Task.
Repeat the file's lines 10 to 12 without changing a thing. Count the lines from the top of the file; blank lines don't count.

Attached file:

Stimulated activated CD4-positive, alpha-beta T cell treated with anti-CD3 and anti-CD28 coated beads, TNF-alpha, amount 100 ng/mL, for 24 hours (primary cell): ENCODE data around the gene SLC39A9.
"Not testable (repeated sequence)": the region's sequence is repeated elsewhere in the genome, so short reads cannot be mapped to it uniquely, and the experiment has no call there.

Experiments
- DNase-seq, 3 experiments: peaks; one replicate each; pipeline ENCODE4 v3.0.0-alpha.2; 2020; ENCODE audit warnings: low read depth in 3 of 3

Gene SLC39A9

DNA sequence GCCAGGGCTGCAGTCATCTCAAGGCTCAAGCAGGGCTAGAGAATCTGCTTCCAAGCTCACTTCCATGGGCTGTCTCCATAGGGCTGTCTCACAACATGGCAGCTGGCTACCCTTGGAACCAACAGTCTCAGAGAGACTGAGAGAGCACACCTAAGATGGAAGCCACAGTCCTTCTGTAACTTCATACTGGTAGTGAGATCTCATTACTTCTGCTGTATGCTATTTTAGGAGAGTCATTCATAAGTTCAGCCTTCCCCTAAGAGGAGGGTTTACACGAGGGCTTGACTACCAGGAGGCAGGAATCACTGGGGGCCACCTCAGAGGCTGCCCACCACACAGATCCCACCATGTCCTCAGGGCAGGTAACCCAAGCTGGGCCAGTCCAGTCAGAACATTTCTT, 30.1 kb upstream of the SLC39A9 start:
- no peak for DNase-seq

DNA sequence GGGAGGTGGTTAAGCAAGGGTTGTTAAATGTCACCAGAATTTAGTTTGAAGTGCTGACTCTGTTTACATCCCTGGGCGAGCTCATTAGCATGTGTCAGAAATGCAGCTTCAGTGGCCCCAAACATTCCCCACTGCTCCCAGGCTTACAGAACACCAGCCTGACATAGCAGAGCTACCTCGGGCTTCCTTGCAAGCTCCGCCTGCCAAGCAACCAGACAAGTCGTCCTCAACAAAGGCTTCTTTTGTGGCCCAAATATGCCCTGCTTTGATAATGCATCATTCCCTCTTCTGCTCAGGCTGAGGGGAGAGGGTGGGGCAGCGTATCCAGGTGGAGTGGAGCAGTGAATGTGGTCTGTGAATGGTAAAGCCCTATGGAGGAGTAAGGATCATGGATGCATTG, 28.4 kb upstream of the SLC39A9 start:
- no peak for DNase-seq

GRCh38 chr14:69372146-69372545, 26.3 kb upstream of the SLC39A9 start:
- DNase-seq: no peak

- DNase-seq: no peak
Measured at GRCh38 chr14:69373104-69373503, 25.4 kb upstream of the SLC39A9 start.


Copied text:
GRCh38 chr14:69372146-69372545, 26.3 kb upstream of the SLC39A9 start:
- DNase-seq: no peak

- DNase-seq: no peak